Abstract

Mauna Kea, Hawaii (13,784 feet), was glaciated four times during a period presumably correlative with the ice age elsewhere. Snow mantles Mauna Kea during winter but banks rarely survive the summer. Evidence is abundant not only for the latest glacial stage in the summit area but also for three earlier glacial advances in the zone outside and below the youngest moraine. The four indicated stages have been named, beginning with the latest, the Makanaka, Waihu, Pohakuloa, and pre-Pohakuloa stages.

Distinguishing features of the several drifts are:

  1. Stratigraphic position. The three earlier ones lie under successive series of late lava flows.

  2. Moderate weathering and surface staining (to brown) of the older drifts. Climate has probably been periglacial throughout Pleistocene and recent time.

  3. Lithologic differences due to derivation from different series of surface lavas.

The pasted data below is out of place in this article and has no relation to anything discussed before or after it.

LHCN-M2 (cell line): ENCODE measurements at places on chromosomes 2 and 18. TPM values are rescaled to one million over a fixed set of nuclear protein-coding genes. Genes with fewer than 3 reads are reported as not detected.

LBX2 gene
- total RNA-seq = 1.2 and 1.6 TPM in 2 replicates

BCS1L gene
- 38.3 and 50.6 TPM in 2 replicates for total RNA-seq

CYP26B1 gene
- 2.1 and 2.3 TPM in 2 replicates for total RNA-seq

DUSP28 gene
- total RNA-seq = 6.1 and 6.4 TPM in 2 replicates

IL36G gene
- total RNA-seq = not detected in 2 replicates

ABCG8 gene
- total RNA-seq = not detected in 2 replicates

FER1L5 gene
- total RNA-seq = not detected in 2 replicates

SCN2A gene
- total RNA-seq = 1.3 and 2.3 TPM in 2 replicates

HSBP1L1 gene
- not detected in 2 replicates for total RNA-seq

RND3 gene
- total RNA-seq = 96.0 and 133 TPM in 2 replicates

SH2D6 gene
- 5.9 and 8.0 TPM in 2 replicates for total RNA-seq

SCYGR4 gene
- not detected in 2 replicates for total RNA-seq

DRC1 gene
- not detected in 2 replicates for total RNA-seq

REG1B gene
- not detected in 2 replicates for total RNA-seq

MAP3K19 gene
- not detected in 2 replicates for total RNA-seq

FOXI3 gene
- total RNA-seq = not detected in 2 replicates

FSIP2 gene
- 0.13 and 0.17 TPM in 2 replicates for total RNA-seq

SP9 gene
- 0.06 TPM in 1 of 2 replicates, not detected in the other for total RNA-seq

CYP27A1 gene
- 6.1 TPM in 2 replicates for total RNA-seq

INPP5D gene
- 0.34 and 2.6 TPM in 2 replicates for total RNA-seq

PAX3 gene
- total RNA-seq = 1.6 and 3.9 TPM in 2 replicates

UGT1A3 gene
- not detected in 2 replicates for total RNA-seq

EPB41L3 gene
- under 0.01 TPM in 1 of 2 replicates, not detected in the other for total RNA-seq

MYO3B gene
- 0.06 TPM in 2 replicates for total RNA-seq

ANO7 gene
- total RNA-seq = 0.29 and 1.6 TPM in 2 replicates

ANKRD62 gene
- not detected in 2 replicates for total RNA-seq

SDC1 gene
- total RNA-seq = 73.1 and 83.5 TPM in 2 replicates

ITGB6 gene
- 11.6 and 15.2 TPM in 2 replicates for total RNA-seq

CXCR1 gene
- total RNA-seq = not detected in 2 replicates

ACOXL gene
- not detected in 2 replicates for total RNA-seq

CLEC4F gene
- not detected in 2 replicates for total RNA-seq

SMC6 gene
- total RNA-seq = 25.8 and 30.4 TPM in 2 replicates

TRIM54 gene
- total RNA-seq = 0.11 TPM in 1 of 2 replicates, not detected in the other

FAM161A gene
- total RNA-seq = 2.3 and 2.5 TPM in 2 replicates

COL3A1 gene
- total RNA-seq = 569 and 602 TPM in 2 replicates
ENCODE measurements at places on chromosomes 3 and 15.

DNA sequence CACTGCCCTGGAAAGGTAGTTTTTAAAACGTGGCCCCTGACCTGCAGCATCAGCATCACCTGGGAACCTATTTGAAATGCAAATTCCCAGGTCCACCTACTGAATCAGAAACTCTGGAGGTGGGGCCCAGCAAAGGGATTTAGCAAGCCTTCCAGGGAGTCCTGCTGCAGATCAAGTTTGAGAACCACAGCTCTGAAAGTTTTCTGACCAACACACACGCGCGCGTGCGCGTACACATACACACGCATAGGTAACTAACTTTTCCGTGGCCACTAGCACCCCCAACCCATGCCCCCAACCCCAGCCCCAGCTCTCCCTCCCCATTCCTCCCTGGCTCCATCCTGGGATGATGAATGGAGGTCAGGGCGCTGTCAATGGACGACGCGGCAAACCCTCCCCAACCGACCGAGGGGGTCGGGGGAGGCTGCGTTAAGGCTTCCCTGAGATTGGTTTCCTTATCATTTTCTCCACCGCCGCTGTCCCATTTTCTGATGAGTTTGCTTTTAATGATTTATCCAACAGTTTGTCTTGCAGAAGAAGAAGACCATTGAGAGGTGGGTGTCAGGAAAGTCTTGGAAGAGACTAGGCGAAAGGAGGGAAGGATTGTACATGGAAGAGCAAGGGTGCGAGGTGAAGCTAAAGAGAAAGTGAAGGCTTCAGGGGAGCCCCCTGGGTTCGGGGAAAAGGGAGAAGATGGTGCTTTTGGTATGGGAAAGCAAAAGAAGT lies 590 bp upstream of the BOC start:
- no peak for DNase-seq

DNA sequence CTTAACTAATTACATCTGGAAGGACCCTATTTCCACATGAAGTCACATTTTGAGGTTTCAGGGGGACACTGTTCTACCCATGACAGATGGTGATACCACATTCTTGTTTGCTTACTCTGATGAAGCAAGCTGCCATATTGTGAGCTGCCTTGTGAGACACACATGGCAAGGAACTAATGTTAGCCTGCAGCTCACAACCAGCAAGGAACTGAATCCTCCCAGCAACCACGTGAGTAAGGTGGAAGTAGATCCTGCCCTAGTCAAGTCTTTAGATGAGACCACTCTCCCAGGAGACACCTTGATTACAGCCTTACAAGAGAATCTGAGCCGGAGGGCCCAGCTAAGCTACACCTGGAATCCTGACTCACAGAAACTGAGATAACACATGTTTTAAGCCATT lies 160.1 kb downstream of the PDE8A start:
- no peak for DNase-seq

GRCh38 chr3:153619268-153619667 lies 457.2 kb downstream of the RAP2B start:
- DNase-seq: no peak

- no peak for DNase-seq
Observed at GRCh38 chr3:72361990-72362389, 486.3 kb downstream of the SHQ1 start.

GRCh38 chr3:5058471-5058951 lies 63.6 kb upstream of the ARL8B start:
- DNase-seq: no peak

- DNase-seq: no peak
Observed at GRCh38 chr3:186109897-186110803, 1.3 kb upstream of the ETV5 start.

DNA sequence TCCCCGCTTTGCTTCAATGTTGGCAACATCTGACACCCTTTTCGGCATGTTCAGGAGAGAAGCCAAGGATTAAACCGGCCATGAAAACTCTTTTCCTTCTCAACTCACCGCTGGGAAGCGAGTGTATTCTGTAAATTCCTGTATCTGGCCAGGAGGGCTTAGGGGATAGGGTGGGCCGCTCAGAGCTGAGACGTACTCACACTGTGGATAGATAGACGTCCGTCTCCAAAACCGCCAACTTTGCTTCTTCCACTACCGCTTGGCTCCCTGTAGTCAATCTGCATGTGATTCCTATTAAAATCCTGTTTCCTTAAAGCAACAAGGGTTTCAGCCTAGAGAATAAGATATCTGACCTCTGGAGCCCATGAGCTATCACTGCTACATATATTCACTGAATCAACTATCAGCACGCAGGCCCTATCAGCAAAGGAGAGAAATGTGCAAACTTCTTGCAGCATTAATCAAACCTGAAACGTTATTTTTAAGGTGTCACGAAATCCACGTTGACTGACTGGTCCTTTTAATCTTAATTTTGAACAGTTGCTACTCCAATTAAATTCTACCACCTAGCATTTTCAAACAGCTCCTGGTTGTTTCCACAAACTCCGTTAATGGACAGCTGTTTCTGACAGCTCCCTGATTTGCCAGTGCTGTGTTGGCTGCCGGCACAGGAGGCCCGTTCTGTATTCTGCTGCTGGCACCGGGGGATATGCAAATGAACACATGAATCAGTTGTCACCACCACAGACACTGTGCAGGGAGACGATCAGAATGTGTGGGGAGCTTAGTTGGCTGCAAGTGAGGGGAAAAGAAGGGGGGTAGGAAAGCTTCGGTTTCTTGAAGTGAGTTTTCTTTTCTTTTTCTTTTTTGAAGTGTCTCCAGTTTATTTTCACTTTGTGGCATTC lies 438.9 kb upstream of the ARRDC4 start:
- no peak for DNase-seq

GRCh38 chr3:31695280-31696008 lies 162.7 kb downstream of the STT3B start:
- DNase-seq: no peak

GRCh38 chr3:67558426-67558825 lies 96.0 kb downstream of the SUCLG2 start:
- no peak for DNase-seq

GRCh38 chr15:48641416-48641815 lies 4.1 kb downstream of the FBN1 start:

4. Matrices of the older drifts are partly tuffaceous indicating contemporary volcanism.

  5. In places the oldest drifts are well-indurated tillite.

  6. The drifts are dominantly boulder beds, much water-washed. Boulders are somewhat faceted but only faintly striated.

  7. Striated pavements are known under the older drifts, but glacial erosion was generally feeble.

  8. Glaciers in the pre-Pohakuloa stage descended to about 7000 feet but only to 10,200 feet in the latest stage.

  9. Interglacial processes other than extrusive vulcanism are little known. Climate is now subarctic above the timber line; and significant soils probably were never developed.

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